SEI layer is the most important and less understood component in the electrolyte. Though the discovery of the SEI layer is accidental, but an effective SEI layer is important for the long life, good cycling ability, high performance, safety and stability of a battery. The formation of the SEI layer is one of the important considerations in the designing of batteries for better performance. Well adhered SEI on electrodes maintains good cycling ability by preventing further consumption of the electrolyte. The proper tuning of porosity and thickness of the SEI layer improves the lithium ions conductivity through it, results in improved battery operation.
During the irreversible formation of the SEI layer, a certain amount of electrolyte and lithium ions are permanently consumed. Thus the consumption of lithium ions during the formation of SEI results in a permanent loss of capacity. There will be SEI growth with the many repeated charges and discharge cycles, which causes the increment in battery impedance, temperature rise, and poor power density.
Functional Properties of SEI
SEI is unavoidable in a battery. however, the effect of SEI can be minimized if the layer formed adheres to the following
- It has to block the direct contact of electrons with electrolyte because contact between electrons from the electrodes and the electrolyte causes degradation and reduction of electrolyte.
- It has to be a good ionic conductor. It should allow the lithium ions from an electrolyte to flow to the electrodes
- It has to be chemically stable that means it cannot react with electrolyte and should be insoluble in the electrolyte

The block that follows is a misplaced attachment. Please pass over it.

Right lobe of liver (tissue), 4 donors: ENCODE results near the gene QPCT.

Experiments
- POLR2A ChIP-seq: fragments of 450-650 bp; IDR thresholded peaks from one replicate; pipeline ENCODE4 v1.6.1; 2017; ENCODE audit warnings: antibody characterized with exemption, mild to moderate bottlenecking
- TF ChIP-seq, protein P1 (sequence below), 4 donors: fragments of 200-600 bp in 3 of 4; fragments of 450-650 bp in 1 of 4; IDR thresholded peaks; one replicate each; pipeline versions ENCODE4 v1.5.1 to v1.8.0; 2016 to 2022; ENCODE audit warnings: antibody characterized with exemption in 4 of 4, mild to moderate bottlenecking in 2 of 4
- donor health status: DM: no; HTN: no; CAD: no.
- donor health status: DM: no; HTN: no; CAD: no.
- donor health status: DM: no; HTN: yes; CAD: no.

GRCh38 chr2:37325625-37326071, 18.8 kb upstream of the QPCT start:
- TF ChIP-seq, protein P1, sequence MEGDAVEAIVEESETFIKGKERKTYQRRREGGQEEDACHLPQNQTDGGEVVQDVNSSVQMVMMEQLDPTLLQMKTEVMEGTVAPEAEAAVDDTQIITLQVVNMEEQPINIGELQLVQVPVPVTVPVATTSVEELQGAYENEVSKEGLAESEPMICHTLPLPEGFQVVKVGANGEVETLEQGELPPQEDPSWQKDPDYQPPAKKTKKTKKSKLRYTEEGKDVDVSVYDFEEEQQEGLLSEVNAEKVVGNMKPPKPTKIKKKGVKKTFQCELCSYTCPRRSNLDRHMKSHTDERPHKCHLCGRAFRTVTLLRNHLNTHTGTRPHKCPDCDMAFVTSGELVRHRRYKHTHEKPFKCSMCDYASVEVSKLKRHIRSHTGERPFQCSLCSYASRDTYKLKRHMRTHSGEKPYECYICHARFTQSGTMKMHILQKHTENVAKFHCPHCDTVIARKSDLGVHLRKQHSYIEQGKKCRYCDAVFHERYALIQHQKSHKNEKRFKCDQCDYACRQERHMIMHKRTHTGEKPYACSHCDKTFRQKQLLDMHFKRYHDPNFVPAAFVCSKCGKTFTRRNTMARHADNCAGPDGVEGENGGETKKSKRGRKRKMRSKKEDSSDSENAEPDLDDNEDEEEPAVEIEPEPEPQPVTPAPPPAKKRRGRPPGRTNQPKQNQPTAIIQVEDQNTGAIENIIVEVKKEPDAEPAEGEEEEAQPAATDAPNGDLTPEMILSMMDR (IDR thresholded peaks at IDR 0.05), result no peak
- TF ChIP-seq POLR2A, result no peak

- It has to be mechanically stable which means it should have a high strength to tolerate the expansion and contraction stresses during charging and discharging cycles.
- It has to maintain the stability at various operating temperatures and potentials
- Its thickness should be close to a few nanometers
Controlling of SEI
Stabilization and control of the SEI are crucial for the improved performance and safe operation of the cell. ALD (atomic layer deposition) and MLD (Molecular layer deposition) coatings on electrodes control the SEI growth.
Al2O3 (ALD coating) with the bandgap of 9.9 eV coated on electrode controls and stabilizes the SEI growth due to its slow electron transfer rate. This will reduce the electrolyte decomposition and Li-ion consumption. In the same way Aluminium alkoxide, one of the MLD coatings controls the SEI layer build-up. These ALD and MLD coatings reduce the capacity loss, improves the coulombic efficiency.